“I stopped and picked my head up and I was like, ‘Why am I in Fresno, and where are my pants?’” he says. “I realized how far lost I was.”

Homme’s case of exhaustion was so bad that it required surgery. During the procedure, the doctors weren’t able to re-oxygenate his blood, so they had to use a defibrillator to shock him back into consciousness.

“I died on the table,” he says. “When I woke up, I felt like things were stolen from inside me.”

Homme—who recalls trying to brush his teeth, only to find toothpaste in his eyebrows—spent four months in bed recovering from the exhaustion and botched surgery. For a guy who, like a shark, has to keep moving in order to survive, that half-year was hell.

“I’m not good at reminiscing or looking back, because there’s so much wonderful stuff ahead of you that you can’t ignore,” he says.

For the first time he can recall, he felt sorry for himself. But amid that strange sensation of self-pity, Homme had a realization: There was nowhere to go but forward. After the delayed reissue of his band’s first album, Queens of the Stone Age, he set out on a supporting tour in 2011 and played the album the whole way through each night.

But while Homme enjoyed reliving QOTSA’s headier, druggier music, there was a problem: new ideas weren’t coming to him. What was stolen from him during the surgery hadn’t returned.

That’s when Homme decided to call for help. Not 911—Trent Reznor, of course.

The two had some brief but memorable encounters when QOTSA and Nine Inch Nails toured together in 2005, according to Homme. And he had a feeling that Reznor, as intelligent and down-to-earth as any seasoned rock musician Homme had met, would be able to relate to what he was experiencing.

“I needed to talk to somebody,” Homme says. “We wound up having about four or five of these long, five-hour conversations. I realized that sometimes you get what you need when you stop looking for it so hard.”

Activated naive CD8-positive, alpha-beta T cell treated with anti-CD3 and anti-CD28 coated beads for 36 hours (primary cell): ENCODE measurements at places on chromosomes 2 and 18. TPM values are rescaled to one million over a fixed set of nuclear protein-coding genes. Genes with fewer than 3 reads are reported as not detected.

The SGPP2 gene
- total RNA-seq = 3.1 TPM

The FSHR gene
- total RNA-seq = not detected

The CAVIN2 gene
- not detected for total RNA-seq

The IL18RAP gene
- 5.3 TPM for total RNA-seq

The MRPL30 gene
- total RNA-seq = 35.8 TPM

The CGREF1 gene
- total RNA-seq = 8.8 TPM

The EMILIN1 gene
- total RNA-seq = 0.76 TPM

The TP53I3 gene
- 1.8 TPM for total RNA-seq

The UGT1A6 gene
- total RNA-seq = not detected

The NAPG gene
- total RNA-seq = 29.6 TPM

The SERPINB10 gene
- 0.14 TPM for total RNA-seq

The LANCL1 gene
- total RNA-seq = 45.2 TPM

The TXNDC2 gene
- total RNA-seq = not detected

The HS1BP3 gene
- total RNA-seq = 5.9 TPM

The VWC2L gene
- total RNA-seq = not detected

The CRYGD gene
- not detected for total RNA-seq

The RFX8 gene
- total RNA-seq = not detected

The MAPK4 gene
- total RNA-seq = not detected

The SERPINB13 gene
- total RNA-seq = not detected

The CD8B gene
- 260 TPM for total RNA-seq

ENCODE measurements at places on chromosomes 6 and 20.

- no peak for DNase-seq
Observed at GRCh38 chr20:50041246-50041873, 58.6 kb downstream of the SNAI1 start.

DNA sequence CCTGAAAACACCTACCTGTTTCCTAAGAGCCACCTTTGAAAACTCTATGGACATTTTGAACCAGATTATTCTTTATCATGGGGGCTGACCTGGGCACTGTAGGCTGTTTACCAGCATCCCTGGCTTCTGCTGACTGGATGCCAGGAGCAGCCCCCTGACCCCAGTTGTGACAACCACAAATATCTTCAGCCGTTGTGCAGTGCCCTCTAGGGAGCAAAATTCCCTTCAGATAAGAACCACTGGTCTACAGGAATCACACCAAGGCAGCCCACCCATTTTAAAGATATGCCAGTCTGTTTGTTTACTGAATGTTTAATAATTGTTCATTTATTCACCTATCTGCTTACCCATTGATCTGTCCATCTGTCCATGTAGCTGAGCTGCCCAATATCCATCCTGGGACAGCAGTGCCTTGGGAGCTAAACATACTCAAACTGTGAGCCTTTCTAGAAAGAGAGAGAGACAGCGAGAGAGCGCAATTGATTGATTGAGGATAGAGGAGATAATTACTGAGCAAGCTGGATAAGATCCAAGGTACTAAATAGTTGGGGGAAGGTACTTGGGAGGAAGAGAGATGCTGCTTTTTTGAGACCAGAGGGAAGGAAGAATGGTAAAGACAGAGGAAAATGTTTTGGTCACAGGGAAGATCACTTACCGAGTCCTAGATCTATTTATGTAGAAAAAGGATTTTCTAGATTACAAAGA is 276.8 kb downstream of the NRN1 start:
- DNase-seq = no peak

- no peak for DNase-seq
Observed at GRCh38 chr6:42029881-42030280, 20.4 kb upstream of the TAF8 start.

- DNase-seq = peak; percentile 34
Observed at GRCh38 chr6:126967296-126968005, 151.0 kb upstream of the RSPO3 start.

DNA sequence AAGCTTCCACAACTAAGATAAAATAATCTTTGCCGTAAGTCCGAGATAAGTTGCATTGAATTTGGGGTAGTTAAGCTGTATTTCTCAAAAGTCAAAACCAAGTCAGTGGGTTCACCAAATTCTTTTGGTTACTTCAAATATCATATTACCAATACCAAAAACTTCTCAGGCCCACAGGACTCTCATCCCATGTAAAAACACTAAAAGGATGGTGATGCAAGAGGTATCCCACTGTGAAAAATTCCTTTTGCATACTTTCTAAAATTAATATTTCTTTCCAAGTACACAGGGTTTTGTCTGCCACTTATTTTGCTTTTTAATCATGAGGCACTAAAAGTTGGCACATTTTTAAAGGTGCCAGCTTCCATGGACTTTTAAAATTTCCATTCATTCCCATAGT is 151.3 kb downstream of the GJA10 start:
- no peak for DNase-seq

It started to click again for Homme. But the challenges of making QOTSA’s new album were far from over. Due to scheduling conflicts, Reznor wasn’t able to produce the record, as Homme had hoped. Even more significantly, another potential collaborator dropped off midway through the sessions: Joey Castillo, QOTSA’s drummer of 10 years.

“All of a sudden, it wasn’t working anymore,” Homme says. “It was a tough way to start a record.”


It’s hard to pin down an exact start date for ...Like Clockwork—because there were so many of them. Homme would prepare to convene his bandmates in the studio, only to tell them that he had writer’s block. A couple of weeks off might help, he thought, but those weeks soon stretched into two years.

“People were like, ‘You can’t get so close to [the album]. You’re going to be in a bubble, and you won’t know what’s going on,’” he recalls. “And I was like, ‘Sorry, I don’t really know what that means.’ But this was the first time I was like, ‘Umm...uhh…I get it now.’”

Fortunately for Homme, who completed his contractual obligation with Interscope with the Vultures album, he didn’t have a record label breathing down his neck. It also made it easier that he had his own recording studio: Pink Duck, located in Burbank. It was through those doors that Dave Grohl walked—and helped Homme finally buckle down with the album.

“We have a special relationship,” he says. “It was like, ‘Bro, I need you.’ It meant a lot.”

Even more special to Homme is his relationship with childhood friend and former QOTSA member Nick Oliveri, whom he kicked out of the group in 2004 after the notoriously mercurial Oliveri took a highly publicized, violent turn.

“I fired my best friend and didn’t say much about it,” Homme says. “But I’ve been hanging with Nick since three months [after] he was out of the band.”

But while Grohl and Oliveri helped get the ball rolling, it was an unlikely music legend who had perhaps an even greater impact on both the record and Homme—none other than the Rocket Man, Sir Elton John. After a friend of Homme ran into John and found out he was a Them Crooked Vultures fan, the QOTSA pilot got a call from Captain Fantastic.